Hard wheat holds a distinct position in the world of agriculture and food production. Unlike soft wheat, which is commonly used for bread and pastries, durum wheat is primarily cultivated for making pasta and semolina flour. Its exceptional properties, including high protein content and gluten strength, make it the preferred choice for pasta production, contributing to the quality and texture of pasta products.
Hard wheat cultivation requires specific environmental conditions, typically found in regions with hot and dry climates. Major wheat-producing countries include the United States, Canada, Russia, and certain countries in North Africa, such as Morocco and Algeria. These regions offer the necessary combination of warm temperatures and limited moisture, which are crucial for the optimal development of the crop.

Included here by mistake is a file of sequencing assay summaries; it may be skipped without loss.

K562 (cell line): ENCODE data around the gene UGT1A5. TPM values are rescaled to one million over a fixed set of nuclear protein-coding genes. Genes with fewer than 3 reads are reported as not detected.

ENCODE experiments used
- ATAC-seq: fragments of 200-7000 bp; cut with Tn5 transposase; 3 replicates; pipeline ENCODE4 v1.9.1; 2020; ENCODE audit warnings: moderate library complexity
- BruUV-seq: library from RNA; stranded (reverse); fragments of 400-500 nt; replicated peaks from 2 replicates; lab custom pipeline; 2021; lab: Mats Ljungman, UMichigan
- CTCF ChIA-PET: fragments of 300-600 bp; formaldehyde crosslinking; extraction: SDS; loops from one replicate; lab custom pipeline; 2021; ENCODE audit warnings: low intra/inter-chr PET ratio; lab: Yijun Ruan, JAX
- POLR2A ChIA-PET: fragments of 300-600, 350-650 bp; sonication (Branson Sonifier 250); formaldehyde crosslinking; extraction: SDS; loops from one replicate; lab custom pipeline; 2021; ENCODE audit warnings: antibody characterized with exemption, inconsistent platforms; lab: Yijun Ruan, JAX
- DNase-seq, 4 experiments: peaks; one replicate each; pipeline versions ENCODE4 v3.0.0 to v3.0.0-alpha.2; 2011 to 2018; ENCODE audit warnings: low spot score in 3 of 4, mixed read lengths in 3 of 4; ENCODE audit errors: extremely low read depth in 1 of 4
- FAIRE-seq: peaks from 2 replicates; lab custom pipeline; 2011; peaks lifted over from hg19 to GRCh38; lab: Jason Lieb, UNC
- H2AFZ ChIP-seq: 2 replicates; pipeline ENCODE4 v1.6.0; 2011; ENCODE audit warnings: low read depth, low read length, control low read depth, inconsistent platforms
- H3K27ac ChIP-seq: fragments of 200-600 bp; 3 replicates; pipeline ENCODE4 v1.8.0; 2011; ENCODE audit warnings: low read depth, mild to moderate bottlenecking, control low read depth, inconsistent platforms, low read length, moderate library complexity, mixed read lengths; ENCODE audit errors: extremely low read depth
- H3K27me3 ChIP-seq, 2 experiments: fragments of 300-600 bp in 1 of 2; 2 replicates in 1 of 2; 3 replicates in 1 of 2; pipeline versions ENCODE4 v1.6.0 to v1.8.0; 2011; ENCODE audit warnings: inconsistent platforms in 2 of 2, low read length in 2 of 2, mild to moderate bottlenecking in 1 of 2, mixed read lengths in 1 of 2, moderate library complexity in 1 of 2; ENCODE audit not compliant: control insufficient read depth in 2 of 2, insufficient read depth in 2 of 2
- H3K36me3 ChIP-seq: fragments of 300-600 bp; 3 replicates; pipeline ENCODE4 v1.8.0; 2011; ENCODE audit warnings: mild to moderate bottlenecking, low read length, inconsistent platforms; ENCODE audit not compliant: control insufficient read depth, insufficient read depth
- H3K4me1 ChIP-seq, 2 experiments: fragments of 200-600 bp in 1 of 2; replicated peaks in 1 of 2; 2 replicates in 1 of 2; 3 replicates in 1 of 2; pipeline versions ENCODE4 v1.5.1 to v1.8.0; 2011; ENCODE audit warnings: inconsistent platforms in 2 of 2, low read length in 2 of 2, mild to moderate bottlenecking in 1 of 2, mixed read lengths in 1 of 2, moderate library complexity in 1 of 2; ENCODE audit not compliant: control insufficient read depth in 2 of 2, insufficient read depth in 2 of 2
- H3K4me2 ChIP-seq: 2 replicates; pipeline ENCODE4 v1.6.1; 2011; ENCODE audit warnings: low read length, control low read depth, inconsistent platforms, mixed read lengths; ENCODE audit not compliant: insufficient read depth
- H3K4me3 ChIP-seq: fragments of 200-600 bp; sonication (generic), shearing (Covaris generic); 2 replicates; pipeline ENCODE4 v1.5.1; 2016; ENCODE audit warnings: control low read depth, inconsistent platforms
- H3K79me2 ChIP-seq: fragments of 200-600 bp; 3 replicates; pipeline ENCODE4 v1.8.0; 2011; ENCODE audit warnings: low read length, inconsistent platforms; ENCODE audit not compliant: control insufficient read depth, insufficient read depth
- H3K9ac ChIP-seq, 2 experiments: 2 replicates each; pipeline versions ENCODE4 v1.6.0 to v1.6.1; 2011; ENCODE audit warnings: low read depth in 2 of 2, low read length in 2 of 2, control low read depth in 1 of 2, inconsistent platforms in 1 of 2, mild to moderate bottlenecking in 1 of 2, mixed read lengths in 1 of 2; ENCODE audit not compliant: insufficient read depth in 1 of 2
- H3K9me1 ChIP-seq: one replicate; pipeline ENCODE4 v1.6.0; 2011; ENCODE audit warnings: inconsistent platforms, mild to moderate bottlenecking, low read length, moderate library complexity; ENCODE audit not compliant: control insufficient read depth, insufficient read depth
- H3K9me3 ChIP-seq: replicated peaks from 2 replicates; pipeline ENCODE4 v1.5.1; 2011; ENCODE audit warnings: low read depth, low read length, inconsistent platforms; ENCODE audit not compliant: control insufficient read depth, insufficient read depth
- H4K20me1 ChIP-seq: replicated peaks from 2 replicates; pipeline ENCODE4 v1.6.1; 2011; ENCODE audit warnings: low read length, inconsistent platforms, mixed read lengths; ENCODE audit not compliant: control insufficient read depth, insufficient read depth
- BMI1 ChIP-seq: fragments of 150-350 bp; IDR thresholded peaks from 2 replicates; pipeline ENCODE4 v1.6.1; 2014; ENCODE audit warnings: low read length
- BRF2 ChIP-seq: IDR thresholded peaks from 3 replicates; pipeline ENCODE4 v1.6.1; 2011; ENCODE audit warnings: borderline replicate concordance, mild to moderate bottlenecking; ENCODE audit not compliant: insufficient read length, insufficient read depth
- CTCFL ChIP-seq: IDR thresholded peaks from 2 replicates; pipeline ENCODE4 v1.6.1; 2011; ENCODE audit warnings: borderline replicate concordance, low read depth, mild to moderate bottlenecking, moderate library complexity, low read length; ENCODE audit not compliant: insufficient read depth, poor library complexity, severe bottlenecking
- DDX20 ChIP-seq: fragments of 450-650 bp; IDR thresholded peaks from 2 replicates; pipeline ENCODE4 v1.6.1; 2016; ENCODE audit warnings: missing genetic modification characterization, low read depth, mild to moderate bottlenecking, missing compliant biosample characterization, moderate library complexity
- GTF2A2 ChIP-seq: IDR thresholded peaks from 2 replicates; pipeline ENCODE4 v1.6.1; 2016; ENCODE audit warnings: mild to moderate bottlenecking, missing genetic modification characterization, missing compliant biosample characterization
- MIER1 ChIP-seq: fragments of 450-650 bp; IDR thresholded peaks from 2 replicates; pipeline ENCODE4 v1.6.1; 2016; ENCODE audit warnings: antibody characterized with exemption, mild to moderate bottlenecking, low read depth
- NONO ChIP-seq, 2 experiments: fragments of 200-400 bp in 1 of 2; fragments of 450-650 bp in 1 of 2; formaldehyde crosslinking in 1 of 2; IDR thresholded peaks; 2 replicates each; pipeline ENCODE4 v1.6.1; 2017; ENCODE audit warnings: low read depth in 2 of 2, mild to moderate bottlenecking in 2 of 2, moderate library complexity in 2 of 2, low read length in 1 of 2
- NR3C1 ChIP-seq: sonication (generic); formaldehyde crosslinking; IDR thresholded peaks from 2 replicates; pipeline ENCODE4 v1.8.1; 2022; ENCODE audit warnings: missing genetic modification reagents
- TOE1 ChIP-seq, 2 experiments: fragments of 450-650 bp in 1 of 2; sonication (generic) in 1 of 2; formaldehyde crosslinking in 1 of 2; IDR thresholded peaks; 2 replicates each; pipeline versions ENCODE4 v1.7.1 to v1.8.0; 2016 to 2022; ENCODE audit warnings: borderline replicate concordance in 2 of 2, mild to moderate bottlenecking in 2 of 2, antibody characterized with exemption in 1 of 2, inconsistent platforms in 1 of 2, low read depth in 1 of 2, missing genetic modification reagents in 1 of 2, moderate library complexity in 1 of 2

One of the unique challenges in hard wheat cultivation is the requirement for hot and dry conditions during the ripening phase. This phase is critical for ensuring a high protein content in the wheat grains, which is vital for the quality of pasta and semolina products. If the weather becomes too humid or wet during this crucial period, it can negatively impact the protein levels and grain quality of durum wheat, potentially leading to lower market value. Water scarcity and temperature fluctuations also pose significant risks to hard wheat yields. As a drought-tolerant crop, durum wheat relies on efficient water usage and the ability to withstand dry spells. However, prolonged water shortages or extreme heat can diminish yields, leading to reduced supply and impacting market prices.